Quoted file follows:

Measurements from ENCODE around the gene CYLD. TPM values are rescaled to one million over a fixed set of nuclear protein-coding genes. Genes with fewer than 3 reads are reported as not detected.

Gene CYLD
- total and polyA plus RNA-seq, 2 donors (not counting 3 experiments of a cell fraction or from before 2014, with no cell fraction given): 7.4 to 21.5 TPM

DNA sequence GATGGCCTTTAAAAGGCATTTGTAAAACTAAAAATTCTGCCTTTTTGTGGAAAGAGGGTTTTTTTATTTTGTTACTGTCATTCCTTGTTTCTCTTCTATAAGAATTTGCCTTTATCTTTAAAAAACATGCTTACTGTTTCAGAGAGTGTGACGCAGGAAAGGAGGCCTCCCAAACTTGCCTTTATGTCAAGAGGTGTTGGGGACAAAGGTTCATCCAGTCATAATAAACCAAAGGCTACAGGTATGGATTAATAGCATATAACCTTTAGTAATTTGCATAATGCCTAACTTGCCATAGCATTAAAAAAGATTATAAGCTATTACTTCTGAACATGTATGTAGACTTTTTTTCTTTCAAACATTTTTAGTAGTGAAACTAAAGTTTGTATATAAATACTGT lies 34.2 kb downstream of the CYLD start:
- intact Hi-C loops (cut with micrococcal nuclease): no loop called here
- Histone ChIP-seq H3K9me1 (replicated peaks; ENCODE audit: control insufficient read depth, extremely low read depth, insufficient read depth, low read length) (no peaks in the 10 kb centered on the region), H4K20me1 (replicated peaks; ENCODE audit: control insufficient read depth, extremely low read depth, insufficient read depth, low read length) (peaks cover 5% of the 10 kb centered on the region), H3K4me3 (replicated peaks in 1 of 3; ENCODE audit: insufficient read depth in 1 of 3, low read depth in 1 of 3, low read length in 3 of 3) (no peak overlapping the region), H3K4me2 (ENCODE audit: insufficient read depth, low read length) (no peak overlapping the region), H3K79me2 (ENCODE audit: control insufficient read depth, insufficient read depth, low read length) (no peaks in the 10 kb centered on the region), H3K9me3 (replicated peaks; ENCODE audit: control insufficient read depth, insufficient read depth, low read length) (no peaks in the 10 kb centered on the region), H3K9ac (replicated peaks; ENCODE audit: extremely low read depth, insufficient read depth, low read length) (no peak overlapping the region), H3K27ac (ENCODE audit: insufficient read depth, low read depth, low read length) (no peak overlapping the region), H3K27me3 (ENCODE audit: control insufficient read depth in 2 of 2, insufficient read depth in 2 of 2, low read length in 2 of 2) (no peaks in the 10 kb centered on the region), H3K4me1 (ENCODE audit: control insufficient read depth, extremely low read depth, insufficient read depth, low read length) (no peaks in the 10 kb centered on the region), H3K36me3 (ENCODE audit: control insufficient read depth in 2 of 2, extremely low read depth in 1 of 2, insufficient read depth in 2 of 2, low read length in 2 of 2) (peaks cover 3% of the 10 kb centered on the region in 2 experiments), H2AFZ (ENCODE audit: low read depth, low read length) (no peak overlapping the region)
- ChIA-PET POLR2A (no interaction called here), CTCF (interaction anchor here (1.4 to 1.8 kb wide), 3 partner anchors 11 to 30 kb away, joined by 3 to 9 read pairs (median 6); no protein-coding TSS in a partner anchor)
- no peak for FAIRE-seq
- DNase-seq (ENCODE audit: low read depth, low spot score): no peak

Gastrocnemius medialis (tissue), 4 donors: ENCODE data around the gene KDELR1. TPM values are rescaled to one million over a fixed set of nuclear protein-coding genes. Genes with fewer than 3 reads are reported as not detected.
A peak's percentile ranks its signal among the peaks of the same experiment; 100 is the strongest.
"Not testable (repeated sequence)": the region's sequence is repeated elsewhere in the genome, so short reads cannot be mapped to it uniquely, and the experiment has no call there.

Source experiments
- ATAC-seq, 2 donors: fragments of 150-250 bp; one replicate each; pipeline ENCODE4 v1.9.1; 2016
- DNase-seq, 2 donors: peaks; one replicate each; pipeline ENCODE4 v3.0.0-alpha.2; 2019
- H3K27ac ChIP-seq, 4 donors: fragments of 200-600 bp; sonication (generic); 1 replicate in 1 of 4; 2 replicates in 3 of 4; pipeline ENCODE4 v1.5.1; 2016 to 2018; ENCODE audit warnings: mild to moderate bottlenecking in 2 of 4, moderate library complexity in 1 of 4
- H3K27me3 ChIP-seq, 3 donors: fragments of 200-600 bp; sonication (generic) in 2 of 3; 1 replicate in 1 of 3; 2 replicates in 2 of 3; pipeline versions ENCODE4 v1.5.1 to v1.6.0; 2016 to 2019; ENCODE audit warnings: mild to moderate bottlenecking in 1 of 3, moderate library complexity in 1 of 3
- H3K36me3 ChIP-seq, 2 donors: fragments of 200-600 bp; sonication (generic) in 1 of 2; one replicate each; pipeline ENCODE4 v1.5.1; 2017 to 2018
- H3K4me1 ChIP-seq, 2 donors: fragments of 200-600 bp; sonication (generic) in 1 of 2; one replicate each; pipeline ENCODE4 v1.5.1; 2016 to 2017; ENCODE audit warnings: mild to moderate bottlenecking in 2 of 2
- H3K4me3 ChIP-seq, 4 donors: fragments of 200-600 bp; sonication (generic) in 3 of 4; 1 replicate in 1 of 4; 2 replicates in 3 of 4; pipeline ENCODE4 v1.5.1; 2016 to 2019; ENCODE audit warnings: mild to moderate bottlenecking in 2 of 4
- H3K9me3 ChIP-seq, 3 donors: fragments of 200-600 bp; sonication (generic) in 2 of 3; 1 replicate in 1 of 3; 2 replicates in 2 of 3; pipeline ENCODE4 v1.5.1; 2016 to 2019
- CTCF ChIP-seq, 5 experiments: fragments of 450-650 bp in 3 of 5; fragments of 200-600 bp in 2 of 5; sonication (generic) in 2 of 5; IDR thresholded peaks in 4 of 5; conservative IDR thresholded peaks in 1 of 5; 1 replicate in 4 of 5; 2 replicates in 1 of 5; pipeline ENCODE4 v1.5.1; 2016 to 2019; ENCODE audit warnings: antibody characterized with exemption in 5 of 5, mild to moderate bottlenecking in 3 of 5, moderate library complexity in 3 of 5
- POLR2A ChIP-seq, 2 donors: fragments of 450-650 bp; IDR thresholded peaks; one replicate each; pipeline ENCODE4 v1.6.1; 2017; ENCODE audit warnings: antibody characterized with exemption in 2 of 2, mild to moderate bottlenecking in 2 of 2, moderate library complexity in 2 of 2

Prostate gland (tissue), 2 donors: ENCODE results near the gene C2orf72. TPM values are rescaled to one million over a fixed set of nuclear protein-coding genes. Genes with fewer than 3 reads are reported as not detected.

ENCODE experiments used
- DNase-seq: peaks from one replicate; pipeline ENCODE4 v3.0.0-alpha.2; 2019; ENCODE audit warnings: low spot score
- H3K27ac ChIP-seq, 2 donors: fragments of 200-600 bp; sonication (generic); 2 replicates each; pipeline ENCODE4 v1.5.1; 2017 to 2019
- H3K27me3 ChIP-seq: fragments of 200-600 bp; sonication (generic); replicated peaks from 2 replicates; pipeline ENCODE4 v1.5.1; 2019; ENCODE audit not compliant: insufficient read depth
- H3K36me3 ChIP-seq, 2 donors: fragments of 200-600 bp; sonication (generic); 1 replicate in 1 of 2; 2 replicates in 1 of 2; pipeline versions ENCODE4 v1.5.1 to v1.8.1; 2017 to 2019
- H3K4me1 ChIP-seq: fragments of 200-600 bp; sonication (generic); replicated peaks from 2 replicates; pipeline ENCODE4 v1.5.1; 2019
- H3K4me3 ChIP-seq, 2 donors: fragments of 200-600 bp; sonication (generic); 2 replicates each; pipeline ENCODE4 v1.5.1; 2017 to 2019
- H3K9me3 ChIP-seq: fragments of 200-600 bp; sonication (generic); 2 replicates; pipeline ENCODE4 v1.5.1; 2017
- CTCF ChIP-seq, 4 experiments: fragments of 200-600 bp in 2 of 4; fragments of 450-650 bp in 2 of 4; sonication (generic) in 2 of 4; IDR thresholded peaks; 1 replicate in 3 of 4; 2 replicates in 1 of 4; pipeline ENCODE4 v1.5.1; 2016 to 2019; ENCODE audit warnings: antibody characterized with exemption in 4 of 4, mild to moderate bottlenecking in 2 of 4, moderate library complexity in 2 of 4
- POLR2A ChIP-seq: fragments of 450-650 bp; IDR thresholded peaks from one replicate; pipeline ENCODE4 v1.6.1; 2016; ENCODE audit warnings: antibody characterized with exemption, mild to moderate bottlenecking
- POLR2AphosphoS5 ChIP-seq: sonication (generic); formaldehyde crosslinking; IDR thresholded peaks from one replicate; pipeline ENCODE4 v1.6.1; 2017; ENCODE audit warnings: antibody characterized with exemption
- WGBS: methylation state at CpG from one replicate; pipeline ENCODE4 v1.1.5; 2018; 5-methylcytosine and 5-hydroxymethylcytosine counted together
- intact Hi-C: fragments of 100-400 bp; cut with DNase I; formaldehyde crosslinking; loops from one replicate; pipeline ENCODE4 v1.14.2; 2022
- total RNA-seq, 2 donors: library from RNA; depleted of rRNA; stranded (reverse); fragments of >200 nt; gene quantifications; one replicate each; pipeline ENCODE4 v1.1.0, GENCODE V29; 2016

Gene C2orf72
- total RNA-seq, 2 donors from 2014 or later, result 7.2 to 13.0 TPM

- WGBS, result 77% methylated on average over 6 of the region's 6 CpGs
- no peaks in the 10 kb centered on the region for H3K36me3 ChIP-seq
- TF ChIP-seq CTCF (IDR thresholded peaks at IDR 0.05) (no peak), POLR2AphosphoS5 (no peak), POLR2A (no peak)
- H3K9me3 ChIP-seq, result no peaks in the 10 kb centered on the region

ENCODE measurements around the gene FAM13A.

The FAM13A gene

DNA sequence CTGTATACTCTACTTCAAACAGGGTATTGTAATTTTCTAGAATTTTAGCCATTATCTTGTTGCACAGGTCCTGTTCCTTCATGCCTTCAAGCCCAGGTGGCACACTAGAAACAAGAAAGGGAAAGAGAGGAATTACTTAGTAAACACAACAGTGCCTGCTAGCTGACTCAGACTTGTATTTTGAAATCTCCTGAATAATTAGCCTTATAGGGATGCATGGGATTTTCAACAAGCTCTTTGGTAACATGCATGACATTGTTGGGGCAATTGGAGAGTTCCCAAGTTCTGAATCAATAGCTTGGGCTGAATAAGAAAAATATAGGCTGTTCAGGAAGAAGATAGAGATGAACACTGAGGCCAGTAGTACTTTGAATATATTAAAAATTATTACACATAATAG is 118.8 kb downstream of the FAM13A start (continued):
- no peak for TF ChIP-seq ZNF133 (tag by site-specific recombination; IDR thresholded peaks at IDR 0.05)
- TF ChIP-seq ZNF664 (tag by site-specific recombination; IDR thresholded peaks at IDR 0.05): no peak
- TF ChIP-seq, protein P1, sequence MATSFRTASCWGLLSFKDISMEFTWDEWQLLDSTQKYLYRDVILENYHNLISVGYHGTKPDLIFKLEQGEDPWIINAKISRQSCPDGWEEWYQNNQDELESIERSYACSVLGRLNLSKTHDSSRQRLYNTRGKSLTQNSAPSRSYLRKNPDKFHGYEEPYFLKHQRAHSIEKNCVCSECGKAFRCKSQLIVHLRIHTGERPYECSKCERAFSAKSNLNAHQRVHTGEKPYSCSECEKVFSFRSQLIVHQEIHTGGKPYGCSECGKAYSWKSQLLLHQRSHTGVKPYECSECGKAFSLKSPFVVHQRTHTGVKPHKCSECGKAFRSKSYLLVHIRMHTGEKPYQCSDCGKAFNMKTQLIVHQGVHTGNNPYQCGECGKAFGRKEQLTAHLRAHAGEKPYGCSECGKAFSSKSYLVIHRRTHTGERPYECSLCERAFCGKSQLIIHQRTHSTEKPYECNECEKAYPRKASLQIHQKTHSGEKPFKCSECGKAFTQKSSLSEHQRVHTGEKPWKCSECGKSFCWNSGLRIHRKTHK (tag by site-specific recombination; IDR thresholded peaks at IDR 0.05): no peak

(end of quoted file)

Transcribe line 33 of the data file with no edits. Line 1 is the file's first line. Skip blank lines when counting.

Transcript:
- CTCF ChIP-seq, 4 experiments: fragments of 200-600 bp in 2 of 4; fragments of 450-650 bp in 2 of 4; sonication (generic) in 2 of 4; IDR thresholded peaks; 1 replicate in 3 of 4; 2 replicates in 1 of 4; pipeline ENCODE4 v1.5.1; 2016 to 2019; ENCODE audit warnings: antibody characterized with exemption in 4 of 4, mild to moderate bottlenecking in 2 of 4, moderate library complexity in 2 of 4